As part of cyberattacks in protest against the military invasion of Ukraine, the hacktivist group Anonymous claims to have compromised the systems of the Central Bank of Russia, resulting in the leak of 28 GB of sensitive data now available for download. The group announced this attack through the Twitter account @Thblckrbbtworld.
The leak was confirmed by the non-profit organization Distributed Denial of Secrets (DDoSecrets), which ensures that the compromised information will be stored and archived on its official platforms.
Although the researchers who have analyzed the leak assure that it is impossible to verify folder by folder, the analysis of some samples of this file seem to confirm the legitimacy of this data, with financial records dating back to 1999. The leak includes invoices, internal communication documents, account statements, names of shareholders of various banks, banking licenses, names and addresses of high-profile customers, and other records.
The Central Bank of Russia operates like any of its counterparts in other regions, being responsible for monetary policy and the proper functioning of the payment system in the Russian Federation. This institution is also responsible for protecting the stability of the ruble, so any threat to its integrity could prove disastrous in economic terms.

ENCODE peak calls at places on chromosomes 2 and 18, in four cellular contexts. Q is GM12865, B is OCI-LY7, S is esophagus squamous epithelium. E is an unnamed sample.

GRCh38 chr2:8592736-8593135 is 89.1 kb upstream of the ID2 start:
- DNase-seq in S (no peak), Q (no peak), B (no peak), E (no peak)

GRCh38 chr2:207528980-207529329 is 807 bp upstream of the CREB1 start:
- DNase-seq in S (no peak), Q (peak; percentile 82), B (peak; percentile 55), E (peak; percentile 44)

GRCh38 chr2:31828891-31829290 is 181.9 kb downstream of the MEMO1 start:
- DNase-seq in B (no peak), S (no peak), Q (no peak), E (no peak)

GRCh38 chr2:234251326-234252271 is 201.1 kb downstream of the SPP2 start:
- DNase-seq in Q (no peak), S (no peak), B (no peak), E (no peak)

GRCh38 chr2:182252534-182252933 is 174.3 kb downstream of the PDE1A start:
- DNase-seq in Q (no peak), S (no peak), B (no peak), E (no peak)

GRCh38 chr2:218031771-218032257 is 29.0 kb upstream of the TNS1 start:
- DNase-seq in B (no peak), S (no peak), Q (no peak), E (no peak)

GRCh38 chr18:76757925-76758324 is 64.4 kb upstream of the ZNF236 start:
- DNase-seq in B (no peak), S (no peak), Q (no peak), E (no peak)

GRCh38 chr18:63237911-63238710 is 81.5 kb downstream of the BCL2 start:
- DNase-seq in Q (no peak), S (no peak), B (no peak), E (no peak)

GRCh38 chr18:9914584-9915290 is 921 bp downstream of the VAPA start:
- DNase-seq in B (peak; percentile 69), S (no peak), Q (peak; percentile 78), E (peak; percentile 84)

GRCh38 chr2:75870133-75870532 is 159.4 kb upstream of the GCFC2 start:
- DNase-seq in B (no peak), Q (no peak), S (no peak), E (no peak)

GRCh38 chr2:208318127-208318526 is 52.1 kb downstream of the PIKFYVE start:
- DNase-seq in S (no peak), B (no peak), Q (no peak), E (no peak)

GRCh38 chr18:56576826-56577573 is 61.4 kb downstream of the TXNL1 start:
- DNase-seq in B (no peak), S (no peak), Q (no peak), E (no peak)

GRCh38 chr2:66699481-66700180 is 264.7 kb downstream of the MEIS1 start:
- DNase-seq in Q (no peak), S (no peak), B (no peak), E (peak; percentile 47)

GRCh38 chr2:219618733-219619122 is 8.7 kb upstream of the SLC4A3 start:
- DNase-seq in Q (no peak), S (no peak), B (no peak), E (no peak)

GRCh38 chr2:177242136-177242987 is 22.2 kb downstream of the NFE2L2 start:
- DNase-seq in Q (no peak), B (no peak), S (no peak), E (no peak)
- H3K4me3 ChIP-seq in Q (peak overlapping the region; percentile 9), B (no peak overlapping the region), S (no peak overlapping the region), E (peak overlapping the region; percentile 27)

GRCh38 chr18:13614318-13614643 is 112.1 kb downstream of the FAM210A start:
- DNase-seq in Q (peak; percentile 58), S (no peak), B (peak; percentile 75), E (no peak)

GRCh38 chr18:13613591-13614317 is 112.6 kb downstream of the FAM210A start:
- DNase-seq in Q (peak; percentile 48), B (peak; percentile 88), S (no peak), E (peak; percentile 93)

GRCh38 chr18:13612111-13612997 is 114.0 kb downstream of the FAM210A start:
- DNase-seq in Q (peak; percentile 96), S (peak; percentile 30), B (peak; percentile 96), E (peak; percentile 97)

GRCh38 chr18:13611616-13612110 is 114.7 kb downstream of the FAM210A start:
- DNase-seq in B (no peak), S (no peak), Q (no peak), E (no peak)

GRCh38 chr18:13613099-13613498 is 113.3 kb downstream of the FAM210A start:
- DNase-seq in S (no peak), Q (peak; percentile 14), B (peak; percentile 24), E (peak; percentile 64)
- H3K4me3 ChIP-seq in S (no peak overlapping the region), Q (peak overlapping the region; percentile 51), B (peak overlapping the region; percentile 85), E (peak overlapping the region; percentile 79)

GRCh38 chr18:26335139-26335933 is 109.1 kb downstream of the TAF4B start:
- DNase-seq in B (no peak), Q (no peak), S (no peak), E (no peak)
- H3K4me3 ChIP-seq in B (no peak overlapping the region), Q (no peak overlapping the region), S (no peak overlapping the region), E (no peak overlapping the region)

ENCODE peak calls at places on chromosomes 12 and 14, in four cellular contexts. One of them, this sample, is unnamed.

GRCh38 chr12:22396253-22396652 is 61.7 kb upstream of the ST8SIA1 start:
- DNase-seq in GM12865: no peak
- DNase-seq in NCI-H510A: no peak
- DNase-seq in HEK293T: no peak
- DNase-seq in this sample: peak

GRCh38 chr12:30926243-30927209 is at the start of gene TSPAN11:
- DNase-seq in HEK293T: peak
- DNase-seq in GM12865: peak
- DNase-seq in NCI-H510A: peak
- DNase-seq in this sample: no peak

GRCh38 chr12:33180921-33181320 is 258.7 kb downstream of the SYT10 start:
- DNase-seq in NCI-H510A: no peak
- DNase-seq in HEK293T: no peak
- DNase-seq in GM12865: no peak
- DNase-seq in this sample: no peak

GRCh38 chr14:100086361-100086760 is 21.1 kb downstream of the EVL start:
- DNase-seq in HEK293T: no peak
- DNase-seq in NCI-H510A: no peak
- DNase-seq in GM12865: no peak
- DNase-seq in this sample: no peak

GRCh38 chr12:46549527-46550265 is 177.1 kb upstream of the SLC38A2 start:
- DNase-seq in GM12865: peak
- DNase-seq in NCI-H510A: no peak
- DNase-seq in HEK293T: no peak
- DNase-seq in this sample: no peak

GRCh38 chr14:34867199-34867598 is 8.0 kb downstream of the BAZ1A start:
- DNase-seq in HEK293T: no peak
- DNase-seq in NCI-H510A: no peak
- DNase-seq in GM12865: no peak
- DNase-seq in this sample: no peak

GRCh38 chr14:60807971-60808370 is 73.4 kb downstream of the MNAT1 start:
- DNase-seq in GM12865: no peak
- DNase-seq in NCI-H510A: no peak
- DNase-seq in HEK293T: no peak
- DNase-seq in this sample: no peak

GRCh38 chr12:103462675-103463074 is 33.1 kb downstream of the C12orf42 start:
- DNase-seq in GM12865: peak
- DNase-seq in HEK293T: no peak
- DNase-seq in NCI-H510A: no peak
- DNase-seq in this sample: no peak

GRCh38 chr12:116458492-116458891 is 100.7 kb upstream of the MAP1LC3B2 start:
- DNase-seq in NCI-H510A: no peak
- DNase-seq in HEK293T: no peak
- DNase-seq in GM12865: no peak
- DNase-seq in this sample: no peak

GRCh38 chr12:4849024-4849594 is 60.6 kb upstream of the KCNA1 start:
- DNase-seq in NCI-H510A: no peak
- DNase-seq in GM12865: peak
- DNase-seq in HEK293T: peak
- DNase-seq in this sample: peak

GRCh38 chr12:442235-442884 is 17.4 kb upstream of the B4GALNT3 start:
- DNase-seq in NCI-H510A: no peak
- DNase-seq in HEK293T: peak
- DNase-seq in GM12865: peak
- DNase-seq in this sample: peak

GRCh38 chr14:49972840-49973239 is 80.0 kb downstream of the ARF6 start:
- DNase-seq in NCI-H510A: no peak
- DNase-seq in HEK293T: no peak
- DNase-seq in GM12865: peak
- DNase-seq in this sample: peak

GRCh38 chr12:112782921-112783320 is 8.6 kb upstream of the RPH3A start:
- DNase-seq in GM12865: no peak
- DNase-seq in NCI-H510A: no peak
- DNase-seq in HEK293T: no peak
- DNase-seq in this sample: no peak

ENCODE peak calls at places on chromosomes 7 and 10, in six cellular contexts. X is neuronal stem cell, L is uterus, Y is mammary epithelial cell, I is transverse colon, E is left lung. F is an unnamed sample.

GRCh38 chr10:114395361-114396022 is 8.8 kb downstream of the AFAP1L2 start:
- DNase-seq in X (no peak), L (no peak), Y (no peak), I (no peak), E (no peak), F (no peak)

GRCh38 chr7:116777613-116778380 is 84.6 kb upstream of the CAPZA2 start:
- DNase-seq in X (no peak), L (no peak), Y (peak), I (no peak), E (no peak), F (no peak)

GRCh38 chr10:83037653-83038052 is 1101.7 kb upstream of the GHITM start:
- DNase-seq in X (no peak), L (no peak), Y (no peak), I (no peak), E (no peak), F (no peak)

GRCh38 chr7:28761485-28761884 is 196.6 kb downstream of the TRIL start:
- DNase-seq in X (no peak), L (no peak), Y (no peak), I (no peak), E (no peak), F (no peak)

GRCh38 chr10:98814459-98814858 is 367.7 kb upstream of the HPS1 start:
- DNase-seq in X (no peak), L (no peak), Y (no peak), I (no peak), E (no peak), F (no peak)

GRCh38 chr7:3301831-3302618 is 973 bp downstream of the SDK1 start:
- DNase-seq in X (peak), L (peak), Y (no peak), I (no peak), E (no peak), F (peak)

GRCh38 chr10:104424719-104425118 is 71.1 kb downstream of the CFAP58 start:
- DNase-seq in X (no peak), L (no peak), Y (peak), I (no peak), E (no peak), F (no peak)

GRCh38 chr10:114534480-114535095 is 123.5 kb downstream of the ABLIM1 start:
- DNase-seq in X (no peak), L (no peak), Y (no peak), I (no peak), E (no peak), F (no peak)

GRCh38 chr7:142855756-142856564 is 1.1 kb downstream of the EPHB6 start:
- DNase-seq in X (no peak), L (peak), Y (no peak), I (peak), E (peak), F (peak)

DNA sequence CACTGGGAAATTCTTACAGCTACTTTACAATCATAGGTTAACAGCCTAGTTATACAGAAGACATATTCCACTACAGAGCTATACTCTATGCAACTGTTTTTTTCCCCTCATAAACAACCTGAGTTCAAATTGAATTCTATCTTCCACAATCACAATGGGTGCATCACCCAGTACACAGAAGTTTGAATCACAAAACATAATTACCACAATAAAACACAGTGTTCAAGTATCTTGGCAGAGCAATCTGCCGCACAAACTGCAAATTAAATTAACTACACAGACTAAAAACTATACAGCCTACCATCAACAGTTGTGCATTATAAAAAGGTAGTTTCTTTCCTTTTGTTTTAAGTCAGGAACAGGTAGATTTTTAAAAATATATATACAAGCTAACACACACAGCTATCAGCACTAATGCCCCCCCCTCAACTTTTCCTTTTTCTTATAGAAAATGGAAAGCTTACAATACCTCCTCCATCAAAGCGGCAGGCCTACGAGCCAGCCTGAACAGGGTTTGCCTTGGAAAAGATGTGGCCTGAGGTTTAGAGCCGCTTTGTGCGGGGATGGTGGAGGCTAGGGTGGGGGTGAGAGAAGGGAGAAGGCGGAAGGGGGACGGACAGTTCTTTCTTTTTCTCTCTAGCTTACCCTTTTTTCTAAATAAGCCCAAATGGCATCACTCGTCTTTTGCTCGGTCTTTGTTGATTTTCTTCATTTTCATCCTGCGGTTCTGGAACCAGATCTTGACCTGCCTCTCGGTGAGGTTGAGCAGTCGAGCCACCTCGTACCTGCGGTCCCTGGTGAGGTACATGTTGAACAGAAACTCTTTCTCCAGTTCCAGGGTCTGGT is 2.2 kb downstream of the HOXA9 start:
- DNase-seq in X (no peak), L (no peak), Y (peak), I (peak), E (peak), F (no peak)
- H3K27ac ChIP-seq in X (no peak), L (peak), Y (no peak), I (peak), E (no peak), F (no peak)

On Anonymous, specialists mention that the hacktivist group has been on the side of Ukraine since the beginning of the invasion, deploying some attacks against Russian IT infrastructure, affecting some operations in the public and private sectors. In one of its most eye-catching attacks, the group managed to hack Roskomnadzor, Russia’s Federal Service for the Supervision of Communications, Information Technology and Media. This attack resulted in the leak of more than 300,000 sensitive files, now available through DDoSecrets.
In other separate attacks, hackers managed to compromise the computer systems of TV channels, streaming services, government agencies, CCTV systems and enterprise networks, disrupting critical operations and exposing sensitive information.
To learn more about information security risks, malware variants, vulnerabilities and information technologies, feel free to access the International Institute of Cyber Security (IICS) websites.
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